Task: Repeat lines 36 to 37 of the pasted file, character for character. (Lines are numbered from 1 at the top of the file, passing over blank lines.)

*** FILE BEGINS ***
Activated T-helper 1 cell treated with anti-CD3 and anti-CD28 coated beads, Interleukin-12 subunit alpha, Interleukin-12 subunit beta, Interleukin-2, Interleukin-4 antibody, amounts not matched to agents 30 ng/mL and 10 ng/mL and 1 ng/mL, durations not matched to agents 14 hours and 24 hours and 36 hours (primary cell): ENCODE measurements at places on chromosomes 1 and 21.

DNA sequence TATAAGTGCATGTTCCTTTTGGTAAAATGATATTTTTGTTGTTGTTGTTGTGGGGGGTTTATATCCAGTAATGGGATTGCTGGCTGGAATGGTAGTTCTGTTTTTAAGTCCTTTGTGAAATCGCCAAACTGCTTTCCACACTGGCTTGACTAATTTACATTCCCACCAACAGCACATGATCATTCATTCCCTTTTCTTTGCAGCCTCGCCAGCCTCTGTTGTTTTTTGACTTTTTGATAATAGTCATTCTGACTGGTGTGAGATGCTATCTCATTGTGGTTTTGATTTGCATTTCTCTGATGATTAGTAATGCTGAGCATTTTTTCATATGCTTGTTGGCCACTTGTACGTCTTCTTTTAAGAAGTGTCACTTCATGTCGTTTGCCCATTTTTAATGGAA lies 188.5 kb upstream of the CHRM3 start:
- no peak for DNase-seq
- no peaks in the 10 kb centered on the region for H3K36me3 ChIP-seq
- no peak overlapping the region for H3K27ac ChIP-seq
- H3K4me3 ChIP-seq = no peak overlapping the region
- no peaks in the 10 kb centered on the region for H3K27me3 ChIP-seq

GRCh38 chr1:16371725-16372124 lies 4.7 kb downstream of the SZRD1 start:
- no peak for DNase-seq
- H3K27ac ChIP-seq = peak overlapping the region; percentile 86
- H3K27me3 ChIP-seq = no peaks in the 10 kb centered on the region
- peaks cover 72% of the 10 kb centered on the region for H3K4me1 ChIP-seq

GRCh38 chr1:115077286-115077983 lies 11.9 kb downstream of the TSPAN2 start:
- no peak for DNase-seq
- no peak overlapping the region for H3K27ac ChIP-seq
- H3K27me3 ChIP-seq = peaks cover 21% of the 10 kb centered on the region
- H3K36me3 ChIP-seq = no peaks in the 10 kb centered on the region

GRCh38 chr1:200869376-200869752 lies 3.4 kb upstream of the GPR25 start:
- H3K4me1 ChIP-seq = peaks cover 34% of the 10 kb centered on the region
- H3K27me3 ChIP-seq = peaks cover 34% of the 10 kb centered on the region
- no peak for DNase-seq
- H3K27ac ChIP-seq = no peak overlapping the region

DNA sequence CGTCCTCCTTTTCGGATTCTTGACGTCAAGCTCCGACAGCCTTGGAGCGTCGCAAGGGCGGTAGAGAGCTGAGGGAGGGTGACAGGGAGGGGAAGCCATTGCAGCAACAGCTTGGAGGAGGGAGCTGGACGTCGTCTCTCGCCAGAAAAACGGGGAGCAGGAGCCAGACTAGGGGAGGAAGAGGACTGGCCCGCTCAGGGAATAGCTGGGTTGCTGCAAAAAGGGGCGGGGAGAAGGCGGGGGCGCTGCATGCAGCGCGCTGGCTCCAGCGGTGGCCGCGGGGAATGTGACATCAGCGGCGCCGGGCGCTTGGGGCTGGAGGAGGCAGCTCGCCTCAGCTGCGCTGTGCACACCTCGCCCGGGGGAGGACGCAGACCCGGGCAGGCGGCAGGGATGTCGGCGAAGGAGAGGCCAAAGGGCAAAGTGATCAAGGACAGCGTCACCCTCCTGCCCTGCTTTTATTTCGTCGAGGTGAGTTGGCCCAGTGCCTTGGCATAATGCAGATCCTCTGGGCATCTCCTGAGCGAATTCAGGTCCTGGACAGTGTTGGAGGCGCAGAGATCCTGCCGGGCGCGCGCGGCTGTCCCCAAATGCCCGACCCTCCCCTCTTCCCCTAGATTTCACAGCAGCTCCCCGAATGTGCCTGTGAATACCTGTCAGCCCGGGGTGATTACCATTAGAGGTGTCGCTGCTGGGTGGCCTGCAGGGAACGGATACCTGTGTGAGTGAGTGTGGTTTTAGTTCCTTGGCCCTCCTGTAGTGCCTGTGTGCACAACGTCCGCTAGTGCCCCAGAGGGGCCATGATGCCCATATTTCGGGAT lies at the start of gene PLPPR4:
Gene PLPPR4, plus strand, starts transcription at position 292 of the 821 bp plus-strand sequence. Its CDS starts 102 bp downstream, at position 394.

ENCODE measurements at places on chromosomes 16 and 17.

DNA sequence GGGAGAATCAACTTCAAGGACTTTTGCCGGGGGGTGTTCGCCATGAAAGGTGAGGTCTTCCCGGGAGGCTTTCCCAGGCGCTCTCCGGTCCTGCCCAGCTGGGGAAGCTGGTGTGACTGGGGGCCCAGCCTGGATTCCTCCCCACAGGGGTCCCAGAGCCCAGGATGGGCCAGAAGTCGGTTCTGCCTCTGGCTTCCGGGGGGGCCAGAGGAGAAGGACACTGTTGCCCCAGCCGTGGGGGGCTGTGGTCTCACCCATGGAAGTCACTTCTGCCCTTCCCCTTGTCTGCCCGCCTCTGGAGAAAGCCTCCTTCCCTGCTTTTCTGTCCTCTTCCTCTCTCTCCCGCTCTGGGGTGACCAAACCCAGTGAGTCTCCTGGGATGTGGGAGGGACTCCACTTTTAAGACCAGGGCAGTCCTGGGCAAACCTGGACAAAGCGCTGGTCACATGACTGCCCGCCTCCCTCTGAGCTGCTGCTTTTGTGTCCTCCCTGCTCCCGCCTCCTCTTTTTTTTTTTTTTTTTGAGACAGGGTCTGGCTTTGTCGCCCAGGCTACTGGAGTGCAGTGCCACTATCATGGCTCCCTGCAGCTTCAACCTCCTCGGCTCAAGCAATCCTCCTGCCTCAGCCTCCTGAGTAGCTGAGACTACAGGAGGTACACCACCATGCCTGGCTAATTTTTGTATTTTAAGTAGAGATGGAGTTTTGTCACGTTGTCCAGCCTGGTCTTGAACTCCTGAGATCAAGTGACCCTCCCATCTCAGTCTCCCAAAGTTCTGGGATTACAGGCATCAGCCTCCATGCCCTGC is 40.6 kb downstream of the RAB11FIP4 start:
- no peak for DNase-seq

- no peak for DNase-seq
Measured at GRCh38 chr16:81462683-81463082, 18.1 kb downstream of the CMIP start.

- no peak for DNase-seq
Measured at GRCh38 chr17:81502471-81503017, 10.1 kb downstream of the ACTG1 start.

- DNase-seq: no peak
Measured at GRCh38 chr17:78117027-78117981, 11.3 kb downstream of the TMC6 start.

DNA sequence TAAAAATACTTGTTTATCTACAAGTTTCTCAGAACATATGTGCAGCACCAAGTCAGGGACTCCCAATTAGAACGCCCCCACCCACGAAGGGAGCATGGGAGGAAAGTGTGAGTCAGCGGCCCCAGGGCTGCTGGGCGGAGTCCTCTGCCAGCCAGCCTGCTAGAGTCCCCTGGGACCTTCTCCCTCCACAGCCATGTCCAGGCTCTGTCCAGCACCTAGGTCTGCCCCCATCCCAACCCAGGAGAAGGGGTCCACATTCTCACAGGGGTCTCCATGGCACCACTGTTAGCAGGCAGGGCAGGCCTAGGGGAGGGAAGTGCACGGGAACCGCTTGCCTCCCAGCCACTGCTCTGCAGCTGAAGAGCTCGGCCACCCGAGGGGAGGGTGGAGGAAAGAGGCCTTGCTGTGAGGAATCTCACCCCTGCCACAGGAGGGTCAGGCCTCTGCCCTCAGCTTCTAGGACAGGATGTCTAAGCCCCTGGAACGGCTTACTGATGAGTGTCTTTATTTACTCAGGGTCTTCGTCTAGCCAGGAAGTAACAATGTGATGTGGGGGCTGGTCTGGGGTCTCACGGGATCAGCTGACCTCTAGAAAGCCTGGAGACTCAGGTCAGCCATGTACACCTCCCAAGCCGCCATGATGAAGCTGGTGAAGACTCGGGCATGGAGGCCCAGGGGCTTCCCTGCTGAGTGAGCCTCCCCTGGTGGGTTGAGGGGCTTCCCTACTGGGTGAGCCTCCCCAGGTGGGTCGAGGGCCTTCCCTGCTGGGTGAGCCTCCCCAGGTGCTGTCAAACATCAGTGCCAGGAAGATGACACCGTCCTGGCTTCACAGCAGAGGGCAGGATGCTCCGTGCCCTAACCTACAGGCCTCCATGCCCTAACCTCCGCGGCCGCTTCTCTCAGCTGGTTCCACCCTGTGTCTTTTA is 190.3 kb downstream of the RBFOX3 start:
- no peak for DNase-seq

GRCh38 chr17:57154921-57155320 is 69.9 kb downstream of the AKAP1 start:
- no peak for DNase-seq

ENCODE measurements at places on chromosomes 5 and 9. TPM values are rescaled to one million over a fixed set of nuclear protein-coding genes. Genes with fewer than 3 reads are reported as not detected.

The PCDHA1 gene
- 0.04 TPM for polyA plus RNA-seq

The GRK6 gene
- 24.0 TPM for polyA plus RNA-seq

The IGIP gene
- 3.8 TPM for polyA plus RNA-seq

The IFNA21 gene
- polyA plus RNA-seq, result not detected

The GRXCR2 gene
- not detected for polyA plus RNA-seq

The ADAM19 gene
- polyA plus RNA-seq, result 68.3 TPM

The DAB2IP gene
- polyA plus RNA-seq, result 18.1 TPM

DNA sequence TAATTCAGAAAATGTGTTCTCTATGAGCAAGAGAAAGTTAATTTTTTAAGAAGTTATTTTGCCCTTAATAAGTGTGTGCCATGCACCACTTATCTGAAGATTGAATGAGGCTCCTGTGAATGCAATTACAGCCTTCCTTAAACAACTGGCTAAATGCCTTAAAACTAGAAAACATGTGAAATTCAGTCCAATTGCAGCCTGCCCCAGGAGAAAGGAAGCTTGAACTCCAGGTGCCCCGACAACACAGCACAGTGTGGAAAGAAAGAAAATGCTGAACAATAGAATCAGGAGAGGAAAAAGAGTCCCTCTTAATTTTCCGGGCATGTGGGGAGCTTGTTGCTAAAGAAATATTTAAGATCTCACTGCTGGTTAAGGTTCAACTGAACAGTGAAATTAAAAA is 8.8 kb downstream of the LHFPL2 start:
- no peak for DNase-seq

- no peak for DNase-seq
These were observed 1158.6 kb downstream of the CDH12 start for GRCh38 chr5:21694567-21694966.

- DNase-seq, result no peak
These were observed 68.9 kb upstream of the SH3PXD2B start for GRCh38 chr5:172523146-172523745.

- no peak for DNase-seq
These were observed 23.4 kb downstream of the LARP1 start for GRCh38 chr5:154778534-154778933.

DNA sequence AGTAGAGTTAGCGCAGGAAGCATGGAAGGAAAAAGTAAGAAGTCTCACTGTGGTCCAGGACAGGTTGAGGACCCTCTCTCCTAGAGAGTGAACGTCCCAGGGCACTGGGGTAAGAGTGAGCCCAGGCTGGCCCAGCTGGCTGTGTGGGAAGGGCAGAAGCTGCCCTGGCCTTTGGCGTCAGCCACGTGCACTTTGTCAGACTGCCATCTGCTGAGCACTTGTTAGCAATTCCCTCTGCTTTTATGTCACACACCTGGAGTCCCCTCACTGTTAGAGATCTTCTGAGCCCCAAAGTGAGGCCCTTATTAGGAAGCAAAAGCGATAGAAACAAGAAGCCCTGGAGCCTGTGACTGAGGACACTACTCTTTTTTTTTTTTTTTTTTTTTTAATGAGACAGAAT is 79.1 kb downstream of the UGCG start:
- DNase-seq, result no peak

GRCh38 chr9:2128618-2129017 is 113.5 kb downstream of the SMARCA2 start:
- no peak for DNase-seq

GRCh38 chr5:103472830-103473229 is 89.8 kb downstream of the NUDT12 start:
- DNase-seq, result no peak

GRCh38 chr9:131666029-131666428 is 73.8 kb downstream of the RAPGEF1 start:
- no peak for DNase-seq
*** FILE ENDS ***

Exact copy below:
GRCh38 chr17:57154921-57155320 is 69.9 kb downstream of the AKAP1 start:
- no peak for DNase-seq